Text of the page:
Author Topic: Compost Tea Concentrate  (Read 3838 times)

EarthBoxAdmin

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Compost Tea Concentrate
« on: June 14, 2017, 11:40:01 am »
Disclaimer: This post was originally posted by Jr. Member, oldsarge. This was originally posted on August 7, 2012.

has anyone besides myself had any luck with compost tea concentrate. my compost pile was not working fast enough so I purchased noncentrate. 1 tbsp per gallon of water, stir and let stand 24hrs. then I pour 2 cups right on the root stem per plant. seemed to worked great for my tomatoes and peppers, carrots. had a good harvest so far. central Florida is very hot and rainy and muggy august and sept, and am getting ready for second planting.

EarthBoxAdmin

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Re: Compost Tea Concentrate
« Reply #1 on: June 14, 2017, 11:41:14 am »
Disclaimer: This post was originally posted by Active Member, will6659. This was originally posted on May 24, 2014.

Disclaimer: This post was originally posted by Jr. Member, oldsarge. This was originally posted on August 7, 2012.

has anyone besides myself had any luck with compost tea concentrate. my compost pile was not working fast enough so I purchased noncentrate. 1 tbsp per gallon of water, stir and let stand 24hrs. then I pour 2 cups right on the root stem per plant. seemed to worked great for my tomatoes and peppers, carrots. had a good harvest so far. central Florida is very hot and rainy and muggy august and sept, and am getting ready for second planting.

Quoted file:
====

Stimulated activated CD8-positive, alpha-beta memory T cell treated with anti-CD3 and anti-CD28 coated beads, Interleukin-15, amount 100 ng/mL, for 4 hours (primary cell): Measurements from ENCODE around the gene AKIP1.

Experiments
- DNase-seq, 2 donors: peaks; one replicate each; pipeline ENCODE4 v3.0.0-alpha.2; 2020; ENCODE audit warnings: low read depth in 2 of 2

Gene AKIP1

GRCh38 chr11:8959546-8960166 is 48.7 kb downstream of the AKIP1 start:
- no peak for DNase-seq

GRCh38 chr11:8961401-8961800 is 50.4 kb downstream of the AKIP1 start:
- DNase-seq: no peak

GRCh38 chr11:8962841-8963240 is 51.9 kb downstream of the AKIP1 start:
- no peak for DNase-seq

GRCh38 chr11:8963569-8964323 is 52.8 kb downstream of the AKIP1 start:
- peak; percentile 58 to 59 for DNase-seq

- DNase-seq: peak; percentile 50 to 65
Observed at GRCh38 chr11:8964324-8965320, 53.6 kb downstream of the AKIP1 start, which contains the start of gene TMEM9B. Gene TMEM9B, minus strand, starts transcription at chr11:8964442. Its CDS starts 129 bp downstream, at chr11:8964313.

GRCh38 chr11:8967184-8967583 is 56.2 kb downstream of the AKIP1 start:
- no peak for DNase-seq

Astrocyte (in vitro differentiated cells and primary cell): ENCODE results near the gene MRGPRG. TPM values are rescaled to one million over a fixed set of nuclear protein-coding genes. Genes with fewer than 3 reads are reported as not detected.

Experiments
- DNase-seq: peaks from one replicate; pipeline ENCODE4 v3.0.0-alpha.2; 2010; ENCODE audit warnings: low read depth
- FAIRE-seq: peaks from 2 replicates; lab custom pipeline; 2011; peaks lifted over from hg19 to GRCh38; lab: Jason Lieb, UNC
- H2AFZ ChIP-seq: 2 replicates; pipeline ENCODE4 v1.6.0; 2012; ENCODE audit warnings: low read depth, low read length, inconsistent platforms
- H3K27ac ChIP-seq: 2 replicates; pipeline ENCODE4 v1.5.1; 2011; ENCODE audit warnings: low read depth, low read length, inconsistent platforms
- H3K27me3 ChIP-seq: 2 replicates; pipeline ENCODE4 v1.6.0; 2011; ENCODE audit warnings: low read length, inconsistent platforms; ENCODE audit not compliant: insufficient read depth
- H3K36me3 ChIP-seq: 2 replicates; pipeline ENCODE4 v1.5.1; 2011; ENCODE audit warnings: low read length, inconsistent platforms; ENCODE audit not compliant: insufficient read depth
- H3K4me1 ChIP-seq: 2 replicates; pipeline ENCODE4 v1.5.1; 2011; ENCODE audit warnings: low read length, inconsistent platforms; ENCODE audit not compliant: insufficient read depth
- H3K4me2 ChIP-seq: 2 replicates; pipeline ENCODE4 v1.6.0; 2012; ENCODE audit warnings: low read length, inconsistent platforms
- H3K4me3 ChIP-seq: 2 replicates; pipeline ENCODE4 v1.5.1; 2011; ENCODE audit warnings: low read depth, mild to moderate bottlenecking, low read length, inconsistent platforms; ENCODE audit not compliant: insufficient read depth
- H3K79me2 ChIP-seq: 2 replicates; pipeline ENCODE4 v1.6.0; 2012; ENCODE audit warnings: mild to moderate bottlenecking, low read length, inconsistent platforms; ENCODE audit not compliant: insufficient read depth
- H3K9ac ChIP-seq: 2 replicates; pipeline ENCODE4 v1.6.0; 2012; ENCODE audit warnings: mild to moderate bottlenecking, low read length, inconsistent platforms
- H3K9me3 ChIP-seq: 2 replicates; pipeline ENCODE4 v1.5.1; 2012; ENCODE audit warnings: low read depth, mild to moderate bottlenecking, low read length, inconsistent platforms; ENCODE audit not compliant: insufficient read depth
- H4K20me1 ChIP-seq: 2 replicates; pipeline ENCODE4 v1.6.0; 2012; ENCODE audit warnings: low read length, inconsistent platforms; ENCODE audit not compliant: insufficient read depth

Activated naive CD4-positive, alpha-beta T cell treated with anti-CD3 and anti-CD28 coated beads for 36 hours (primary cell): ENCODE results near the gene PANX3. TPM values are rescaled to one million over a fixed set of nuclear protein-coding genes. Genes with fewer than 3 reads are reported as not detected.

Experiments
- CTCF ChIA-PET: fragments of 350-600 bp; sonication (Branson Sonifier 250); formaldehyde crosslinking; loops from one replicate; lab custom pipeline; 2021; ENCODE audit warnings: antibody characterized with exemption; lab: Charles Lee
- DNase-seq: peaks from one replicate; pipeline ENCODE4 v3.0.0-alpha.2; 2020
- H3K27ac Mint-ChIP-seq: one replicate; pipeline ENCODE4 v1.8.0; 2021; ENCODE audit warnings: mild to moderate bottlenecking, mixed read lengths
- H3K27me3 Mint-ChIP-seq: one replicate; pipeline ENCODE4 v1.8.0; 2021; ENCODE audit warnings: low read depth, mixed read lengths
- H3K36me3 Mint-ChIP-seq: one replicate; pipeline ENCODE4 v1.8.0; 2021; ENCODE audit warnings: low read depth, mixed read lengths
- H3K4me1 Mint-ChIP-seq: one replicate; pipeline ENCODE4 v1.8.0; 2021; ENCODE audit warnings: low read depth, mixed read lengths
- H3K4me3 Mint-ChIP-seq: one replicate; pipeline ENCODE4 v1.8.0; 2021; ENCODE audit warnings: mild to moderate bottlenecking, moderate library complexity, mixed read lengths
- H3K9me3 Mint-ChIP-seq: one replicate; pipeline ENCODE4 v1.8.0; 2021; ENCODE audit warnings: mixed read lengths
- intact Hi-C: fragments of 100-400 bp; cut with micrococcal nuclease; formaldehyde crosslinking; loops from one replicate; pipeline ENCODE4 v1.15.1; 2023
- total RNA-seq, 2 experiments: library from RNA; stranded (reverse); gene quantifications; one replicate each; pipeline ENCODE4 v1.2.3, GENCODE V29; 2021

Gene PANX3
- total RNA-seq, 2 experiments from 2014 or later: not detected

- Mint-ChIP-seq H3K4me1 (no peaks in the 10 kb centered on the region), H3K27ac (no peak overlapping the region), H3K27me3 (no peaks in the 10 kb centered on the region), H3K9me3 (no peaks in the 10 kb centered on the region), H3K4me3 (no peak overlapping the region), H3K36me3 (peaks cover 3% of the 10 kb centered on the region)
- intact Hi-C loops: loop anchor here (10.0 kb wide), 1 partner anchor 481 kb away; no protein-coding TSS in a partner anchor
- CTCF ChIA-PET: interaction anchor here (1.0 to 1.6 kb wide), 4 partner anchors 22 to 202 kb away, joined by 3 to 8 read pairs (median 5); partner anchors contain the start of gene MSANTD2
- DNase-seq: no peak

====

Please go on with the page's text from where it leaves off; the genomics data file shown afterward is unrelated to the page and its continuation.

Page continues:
I use my EB with biological techniques and I am having excellent results.  No fertilizer strip, but the EB mixture is 1/3 worm castings, 1/3 ProMix, and 1/3 Coast of Maine lobster compost. I also add Azomite. I water from the top 3x a week with compost tea, (from Boogie Brew) and keep the reservoir filled with de-chlorinated, de-chloramined water.

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Re: Compost Tea Concentrate
« Reply #2 on: June 14, 2017, 11:42:26 am »
Disclaimer: This post was originally posted by Guest, cushman350. This was originally posted on May 24, 2014.

Disclaimer: This post was originally posted by Active Member, will6659. This was originally posted on May 24, 2014.

Disclaimer: This post was originally posted by Jr. Member, oldsarge. This was originally posted on August 7, 2012.

has anyone besides myself had any luck with compost tea concentrate. my compost pile was not working fast enough so I purchased noncentrate. 1 tbsp per gallon of water, stir and let stand 24hrs. then I pour 2 cups right on the root stem per plant. seemed to worked great for my tomatoes and peppers, carrots. had a good harvest so far. central Florida is very hot and rainy and muggy august and sept, and am getting ready for second planting.

I use my EB with biological techniques and I am having excellent results.  No fertilizer strip, but the EB mixture is 1/3 worm castings, 1/3 ProMix, and 1/3 Coast of Maine lobster compost. I also add Azomite. I water from the top 3x a week with compost tea, (from Boogie Brew) and keep the reservoir filled with de-chlorinated, de-chloramined water.

Interesting, excellent results with biological techniques and no fertilizer strip. So there is definitely life in the media converting organic material into useable nutrients. Bravo.

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Re: Compost Tea Concentrate
« Reply #3 on: June 14, 2017, 11:44:00 am »
Disclaimer: This post was originally posted by Hero Member, Sun City Linda. This user is located in SoCal Inland 9A. This was originally posted on May 24, 2009.

Cush - A lot of Promix has Mycos added.  Ill repeat my mantra: Growing organically in a SWC works really good, until it doesn't!  Then there's my other mantra: Growing organically in a SWC is certainly possible if you have unlimited time and money.  Good luck to all!